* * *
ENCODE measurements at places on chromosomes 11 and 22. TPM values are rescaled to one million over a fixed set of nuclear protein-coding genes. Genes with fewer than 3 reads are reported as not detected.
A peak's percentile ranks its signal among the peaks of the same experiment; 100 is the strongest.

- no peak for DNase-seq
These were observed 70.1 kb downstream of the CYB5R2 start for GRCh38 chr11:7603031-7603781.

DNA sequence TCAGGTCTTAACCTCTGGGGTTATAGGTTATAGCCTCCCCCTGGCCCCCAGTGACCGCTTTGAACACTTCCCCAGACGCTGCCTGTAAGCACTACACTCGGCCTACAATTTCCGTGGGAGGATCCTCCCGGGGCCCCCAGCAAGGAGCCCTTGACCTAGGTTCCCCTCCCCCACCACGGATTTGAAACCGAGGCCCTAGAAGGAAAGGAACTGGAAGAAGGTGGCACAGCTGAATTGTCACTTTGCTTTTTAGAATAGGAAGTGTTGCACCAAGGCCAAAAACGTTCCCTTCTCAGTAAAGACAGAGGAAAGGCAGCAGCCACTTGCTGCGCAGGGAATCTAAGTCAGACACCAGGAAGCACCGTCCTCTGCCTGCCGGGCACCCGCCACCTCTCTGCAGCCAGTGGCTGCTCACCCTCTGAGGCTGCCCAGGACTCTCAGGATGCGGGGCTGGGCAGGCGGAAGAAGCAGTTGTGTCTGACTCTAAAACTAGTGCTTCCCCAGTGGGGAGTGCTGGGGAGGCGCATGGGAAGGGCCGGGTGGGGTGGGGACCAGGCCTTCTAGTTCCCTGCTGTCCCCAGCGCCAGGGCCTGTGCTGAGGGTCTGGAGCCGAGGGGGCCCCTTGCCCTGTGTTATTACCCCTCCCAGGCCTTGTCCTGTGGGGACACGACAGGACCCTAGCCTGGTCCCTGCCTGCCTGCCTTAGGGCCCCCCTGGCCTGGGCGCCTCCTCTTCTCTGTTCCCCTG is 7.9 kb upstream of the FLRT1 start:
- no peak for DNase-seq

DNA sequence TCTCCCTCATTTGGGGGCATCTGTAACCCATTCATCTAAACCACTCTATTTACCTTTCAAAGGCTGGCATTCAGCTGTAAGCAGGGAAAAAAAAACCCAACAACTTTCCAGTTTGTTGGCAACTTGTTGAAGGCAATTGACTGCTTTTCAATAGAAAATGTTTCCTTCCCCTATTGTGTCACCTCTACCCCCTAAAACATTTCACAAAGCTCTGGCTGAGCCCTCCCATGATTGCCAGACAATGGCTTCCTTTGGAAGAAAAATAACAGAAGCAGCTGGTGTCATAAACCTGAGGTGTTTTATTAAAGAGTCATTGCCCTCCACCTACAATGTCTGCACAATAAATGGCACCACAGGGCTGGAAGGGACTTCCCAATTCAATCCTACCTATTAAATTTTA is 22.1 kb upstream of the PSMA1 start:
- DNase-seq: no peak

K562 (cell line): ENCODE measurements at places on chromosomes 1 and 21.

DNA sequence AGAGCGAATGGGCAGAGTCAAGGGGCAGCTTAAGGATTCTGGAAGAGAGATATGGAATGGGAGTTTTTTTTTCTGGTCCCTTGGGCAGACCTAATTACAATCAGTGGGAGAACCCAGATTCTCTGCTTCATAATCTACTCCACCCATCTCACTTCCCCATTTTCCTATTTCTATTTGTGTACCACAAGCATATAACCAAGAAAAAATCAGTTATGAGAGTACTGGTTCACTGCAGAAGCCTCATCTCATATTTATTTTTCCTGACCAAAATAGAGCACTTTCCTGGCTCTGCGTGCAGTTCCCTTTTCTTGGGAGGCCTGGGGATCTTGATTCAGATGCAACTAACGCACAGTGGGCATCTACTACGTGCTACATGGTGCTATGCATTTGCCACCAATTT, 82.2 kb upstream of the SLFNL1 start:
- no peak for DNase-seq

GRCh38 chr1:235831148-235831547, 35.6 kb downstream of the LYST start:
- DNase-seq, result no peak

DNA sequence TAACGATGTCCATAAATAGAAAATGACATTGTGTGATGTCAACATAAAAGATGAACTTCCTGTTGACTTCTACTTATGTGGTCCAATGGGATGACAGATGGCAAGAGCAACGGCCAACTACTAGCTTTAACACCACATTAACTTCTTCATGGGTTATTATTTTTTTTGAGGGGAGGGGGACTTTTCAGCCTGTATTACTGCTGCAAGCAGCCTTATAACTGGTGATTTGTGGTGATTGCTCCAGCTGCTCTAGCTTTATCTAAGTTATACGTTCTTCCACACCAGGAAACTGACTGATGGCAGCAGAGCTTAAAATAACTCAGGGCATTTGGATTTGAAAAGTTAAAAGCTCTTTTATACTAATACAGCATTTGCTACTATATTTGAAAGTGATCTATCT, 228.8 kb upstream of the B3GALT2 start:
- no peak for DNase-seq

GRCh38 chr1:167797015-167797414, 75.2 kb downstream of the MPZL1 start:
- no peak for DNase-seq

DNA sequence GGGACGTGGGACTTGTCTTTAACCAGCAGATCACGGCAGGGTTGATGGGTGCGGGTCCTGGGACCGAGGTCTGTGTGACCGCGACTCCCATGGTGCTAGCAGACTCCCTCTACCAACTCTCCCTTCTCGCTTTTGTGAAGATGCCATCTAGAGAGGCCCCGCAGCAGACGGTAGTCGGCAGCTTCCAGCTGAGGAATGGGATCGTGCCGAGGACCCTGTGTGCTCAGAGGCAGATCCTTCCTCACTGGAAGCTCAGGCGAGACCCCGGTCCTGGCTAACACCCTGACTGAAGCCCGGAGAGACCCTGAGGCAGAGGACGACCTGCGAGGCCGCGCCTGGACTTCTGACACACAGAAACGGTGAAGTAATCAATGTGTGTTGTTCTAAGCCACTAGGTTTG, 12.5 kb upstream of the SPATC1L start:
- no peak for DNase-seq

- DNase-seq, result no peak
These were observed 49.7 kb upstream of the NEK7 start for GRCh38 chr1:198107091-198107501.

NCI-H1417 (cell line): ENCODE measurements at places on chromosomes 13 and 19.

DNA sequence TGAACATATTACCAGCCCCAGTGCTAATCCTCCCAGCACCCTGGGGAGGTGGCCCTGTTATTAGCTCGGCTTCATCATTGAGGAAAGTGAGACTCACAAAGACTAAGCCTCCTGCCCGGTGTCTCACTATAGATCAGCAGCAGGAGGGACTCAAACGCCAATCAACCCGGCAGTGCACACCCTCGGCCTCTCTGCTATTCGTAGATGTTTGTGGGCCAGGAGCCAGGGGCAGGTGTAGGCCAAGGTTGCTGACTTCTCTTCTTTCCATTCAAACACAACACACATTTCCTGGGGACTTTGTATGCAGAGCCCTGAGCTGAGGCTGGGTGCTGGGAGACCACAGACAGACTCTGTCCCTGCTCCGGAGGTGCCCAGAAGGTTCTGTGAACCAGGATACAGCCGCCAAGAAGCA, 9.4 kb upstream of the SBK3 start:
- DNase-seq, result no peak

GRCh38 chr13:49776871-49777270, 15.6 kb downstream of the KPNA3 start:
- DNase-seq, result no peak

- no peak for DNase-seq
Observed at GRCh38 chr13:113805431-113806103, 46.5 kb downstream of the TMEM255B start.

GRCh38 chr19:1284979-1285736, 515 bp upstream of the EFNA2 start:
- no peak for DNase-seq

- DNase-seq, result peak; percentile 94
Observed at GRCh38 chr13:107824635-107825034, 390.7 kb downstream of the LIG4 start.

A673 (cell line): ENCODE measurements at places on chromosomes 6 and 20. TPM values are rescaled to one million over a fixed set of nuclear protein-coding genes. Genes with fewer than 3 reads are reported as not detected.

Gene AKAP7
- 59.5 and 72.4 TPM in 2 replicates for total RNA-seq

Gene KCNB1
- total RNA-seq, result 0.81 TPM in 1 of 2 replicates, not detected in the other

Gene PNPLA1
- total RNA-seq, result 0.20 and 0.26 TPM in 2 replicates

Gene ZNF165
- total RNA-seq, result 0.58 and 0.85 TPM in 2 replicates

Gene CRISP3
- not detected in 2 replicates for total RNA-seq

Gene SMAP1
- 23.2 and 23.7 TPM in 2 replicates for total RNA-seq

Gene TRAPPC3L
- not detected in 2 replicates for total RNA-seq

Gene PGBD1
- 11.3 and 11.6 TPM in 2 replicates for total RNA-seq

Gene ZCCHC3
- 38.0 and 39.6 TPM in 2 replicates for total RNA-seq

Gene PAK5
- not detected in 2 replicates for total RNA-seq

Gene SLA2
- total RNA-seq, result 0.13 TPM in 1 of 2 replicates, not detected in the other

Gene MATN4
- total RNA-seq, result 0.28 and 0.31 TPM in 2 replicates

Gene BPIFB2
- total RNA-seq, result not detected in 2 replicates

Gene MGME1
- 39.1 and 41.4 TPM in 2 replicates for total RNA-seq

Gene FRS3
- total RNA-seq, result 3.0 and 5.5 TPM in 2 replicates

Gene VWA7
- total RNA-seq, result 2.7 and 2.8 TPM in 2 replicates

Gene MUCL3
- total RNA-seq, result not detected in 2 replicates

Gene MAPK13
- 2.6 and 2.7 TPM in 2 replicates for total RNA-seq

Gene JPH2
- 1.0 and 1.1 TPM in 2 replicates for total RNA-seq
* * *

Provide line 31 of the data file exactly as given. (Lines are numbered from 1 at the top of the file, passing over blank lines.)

- DNase-seq, result peak; percentile 94